I am a newbie freelance musician. I make music of various genres but my main work will be in ambient type music I will be uploading on my own Youtube page and Spotify.

I will also be making a range of other music across genres such as further ambient music, indie-pop type stuff etc for sale on platforms such as AudioNetwork, Pond5, PremiumBeats.

My question is do I need to register with a PRO for the above cases? I have seen that SoundStripe require you to be registered with a PRO in order for them to accept/use your submissions.

I understand PRS is I believe a £100 one time registration fee and BMI is free? Is there a best PRO to register with?


1 Answer 1


When? Before you're first published, or simultaneously with your first publishing deal [so you can add writer/composer/publisher details at the same time.] Some publishers will add works for you once you are established with them.

I think, though idk whether absolutely a legal 'must', that you should join the one in your own country, assuming there is a clear-cut choice where you live. It's their job to deal with international payments & hand them on to you. They all take a cut, but as collection would be nigh-on impossible without them, it's worth it - better 50% of something than 100% of nothing. Periodically they want you to fill in US tax forms… I'm a Brit, so this is so I get taxed in the UK not double-taxed in the US too - this is probably why you need to join your own territory's PRO, for tax legislation purposes.

I joined PRS in the early 80s, simply because my record company sent me all the forms & said, "Fill these in".. & the money's ticked through ever since.

You might end up having to be in all 3 - PRS for the 'song', MCPS for the mechanicals [physical records/CD, online iTunes, Spotify etc] & also PPL, again for 'records' but also because PPL swallowed PAMRA*, which is [was] an organisation dedicated to getting you royalties for any record you played on but were not part of the 'band' & fully credited at the time.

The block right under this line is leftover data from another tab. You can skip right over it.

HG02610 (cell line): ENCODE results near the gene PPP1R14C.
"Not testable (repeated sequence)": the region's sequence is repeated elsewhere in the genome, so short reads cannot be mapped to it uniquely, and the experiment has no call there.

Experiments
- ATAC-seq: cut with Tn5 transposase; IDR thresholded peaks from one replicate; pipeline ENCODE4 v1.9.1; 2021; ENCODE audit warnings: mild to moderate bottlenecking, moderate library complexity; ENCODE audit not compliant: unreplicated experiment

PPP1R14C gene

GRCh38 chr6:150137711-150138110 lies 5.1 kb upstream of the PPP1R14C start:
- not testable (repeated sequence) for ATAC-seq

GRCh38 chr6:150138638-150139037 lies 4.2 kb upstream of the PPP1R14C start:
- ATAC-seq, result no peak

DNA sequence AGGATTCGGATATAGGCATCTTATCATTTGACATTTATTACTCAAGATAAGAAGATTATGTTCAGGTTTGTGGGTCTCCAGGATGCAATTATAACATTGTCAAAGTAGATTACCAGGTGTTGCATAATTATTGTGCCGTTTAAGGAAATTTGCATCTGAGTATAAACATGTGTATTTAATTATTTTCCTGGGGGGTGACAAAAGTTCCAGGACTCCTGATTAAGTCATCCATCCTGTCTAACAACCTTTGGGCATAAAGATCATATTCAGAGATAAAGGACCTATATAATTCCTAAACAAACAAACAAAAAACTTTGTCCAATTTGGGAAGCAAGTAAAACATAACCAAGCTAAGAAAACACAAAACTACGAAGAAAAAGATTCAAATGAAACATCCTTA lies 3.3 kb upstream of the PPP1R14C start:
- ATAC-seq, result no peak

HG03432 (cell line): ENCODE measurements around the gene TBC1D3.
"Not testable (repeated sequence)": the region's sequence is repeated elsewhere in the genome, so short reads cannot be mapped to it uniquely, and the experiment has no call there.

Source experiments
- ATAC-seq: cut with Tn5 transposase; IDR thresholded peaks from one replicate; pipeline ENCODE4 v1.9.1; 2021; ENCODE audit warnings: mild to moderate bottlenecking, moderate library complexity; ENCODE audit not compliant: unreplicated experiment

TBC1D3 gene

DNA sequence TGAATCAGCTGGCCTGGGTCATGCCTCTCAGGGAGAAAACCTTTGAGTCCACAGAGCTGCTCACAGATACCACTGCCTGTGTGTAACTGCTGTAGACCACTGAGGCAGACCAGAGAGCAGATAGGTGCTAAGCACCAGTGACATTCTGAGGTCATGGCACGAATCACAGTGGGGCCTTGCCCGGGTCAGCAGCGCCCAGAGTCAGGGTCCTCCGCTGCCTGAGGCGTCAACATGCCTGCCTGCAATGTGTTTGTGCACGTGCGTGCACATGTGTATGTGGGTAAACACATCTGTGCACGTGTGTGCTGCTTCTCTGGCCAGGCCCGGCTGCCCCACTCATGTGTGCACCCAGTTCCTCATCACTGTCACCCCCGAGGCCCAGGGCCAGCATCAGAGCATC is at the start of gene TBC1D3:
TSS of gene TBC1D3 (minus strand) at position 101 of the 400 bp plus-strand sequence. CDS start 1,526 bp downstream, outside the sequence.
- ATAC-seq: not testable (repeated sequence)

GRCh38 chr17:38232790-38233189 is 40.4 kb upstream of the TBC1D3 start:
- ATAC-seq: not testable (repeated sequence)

If you're not a 'session muso' then you may not need PPL. For me, it's my biggest source of royalty income these days, because I played on a hit in the 80s, & it's amazing how the money keeps on coming ;)
For just 'library music' I'd think PRS may be sufficient, as there's really no mechanicals in that field; they pay to use, but it's all 'publishing' rather than mechs.

To be perfectly honest, I've never delved into quite who handles what in any specific detail, I just fill in the forms & let them deal with the rest. You fill in the claim, they get the money. You have to watch out for them assigning things to the wrong people, which sometimes happens if you happen to be Fred Bloggs 43, but it's really something you just check & correct if necessary maybe once a year or so.

I don't recall if any of them charged to join way back when I signed up, but 40 years down the road you'll be glad you did, every time that statement drops through the letter box.

In 1996, performers were given the right to receive ‘equitable remuneration’ where recordings of their performances were played in public or broadcast – leading to PPL paying them royalties directly for the first time.

PAMRA merged with PPL a year later.

Also see - Music Gateway - PRS For Music (PRS, MCPS) & PPL: UK Collection Societies Explained

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